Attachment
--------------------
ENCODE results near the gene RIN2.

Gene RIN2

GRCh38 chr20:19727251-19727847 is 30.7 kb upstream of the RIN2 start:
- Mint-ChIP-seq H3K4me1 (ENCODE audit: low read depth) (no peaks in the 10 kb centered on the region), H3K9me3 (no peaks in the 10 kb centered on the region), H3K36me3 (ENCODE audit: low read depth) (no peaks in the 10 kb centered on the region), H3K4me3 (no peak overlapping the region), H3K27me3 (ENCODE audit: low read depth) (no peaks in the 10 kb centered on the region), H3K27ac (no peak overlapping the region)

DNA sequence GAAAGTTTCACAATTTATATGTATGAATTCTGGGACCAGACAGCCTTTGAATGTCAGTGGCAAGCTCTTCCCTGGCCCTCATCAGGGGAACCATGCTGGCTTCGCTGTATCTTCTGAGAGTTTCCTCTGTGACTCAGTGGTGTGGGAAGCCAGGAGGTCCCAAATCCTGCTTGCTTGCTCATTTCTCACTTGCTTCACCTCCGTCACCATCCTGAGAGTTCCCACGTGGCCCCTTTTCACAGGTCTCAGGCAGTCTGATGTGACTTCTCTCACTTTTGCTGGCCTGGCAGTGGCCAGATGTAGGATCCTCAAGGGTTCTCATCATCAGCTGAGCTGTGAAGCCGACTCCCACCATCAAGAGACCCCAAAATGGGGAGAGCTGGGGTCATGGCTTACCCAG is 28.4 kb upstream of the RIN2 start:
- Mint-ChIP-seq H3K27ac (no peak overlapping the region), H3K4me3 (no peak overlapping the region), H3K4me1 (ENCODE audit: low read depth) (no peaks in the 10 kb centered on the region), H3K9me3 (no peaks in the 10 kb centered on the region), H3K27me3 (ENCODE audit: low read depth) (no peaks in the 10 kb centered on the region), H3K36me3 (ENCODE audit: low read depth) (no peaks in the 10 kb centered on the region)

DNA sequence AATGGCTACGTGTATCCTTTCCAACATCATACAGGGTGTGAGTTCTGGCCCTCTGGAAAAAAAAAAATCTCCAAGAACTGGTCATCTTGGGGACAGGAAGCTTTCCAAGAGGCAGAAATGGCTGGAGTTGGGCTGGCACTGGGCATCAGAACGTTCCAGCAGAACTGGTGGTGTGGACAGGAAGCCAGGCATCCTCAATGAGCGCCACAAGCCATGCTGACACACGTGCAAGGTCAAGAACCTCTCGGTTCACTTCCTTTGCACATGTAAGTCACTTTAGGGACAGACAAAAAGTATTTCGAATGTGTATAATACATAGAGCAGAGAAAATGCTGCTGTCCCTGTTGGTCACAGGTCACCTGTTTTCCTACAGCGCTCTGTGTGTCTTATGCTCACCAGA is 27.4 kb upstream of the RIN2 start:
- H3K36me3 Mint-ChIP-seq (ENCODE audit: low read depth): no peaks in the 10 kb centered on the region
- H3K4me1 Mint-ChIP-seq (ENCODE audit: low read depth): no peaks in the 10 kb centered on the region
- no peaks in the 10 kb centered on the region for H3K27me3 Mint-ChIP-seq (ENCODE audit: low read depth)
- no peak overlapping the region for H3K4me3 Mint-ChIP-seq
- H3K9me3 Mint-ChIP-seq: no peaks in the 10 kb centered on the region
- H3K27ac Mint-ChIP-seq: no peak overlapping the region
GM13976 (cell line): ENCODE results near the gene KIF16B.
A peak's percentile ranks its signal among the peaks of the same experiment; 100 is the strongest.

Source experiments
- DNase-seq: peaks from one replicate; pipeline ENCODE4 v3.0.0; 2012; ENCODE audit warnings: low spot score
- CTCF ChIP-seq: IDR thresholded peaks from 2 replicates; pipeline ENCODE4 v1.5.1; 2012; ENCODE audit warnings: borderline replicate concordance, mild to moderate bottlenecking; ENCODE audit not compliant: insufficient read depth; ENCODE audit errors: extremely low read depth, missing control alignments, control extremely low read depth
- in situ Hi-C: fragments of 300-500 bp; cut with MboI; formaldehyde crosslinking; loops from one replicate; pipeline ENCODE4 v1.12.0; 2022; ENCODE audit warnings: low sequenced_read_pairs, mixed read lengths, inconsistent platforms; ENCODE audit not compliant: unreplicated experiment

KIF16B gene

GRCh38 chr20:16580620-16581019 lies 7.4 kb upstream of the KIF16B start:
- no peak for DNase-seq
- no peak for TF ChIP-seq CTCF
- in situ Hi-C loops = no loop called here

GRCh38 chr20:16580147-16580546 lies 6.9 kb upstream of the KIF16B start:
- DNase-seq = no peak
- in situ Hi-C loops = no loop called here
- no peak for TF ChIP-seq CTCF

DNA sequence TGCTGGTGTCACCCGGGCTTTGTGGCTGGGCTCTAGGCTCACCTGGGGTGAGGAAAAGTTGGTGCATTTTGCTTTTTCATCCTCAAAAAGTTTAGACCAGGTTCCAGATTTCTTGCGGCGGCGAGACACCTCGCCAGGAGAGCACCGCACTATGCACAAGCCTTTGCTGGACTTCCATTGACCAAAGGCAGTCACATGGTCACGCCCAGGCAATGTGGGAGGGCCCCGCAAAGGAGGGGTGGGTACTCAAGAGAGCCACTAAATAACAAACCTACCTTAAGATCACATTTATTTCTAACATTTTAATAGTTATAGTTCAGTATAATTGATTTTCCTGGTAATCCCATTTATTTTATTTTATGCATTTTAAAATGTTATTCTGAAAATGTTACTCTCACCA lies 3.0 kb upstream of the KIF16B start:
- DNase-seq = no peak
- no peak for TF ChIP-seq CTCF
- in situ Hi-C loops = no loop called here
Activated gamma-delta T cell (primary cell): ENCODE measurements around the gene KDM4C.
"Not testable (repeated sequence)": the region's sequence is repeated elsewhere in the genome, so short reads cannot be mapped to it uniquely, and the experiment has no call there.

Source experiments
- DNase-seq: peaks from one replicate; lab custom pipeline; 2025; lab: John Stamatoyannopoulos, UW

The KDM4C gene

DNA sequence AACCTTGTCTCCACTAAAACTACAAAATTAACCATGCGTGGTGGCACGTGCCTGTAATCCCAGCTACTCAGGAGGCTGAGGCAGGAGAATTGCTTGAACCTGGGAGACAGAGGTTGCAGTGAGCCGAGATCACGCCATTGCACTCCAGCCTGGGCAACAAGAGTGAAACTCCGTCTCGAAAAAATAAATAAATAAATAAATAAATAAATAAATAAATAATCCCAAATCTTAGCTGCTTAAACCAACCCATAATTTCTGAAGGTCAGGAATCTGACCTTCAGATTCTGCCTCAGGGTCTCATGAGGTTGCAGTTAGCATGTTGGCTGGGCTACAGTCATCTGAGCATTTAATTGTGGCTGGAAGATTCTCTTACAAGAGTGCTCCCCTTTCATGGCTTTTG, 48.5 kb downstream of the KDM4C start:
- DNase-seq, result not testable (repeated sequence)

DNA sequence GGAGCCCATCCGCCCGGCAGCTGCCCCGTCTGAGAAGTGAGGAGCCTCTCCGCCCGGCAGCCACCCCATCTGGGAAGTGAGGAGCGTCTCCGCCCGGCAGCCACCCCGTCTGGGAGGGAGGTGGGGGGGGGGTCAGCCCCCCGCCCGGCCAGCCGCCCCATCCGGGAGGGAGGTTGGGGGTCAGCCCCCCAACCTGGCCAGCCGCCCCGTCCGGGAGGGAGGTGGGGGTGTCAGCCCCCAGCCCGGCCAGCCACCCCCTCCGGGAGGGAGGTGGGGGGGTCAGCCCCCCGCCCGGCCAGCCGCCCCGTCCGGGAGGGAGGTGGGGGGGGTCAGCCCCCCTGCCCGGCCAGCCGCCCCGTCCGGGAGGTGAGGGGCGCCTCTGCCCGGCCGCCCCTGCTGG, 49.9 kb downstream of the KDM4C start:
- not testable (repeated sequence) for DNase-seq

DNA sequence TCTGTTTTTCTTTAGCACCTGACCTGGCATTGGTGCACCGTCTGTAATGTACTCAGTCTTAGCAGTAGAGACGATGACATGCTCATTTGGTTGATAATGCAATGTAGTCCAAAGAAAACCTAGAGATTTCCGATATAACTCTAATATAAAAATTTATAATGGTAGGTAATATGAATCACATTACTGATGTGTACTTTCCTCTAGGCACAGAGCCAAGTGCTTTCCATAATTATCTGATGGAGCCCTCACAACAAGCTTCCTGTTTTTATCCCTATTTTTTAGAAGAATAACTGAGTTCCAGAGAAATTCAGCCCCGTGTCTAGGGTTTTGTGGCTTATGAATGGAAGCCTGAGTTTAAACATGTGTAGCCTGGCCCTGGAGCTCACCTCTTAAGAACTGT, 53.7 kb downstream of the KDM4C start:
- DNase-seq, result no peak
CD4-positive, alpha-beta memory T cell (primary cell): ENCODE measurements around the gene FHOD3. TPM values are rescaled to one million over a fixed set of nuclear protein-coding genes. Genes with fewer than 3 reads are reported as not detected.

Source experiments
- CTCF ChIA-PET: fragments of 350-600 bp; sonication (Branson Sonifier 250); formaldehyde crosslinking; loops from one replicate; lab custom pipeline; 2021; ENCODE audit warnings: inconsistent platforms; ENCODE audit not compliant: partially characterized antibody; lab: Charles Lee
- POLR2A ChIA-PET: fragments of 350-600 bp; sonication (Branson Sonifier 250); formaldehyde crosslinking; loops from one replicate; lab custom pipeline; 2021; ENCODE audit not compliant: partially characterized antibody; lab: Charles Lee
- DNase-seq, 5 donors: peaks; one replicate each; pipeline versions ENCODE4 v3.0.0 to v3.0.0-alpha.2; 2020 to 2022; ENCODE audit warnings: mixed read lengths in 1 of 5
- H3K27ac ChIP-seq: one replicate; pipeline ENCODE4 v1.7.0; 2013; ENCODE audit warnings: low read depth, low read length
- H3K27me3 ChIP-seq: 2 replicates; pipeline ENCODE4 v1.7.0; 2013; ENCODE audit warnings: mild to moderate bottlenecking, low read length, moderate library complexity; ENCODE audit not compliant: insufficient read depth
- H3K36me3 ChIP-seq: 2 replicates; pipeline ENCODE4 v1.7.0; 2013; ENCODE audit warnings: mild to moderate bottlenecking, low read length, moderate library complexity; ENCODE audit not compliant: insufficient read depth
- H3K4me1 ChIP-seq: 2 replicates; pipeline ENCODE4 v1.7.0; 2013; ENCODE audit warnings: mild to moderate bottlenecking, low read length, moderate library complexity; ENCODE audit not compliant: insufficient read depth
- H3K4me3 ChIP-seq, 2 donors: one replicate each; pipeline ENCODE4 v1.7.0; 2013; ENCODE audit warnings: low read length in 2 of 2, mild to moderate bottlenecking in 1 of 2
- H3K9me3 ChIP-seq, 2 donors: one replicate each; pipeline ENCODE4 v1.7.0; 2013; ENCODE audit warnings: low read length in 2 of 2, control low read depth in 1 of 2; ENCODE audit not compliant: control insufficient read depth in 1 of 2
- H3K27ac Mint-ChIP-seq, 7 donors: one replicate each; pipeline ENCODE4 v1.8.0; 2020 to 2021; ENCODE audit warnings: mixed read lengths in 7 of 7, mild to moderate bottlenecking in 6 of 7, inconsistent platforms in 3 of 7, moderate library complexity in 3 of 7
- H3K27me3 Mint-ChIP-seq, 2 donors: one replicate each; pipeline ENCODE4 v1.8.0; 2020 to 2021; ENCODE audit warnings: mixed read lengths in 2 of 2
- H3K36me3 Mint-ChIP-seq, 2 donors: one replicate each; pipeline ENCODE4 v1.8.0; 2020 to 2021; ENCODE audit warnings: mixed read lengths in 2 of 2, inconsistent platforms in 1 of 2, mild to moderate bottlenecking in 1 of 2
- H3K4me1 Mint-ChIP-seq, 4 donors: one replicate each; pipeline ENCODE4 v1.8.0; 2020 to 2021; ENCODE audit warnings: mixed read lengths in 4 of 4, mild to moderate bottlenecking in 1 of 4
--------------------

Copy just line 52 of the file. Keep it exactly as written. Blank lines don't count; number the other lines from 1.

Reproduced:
- H3K4me1 ChIP-seq: 2 replicates; pipeline ENCODE4 v1.7.0; 2013; ENCODE audit warnings: mild to moderate bottlenecking, low read length, moderate library complexity; ENCODE audit not compliant: insufficient read depth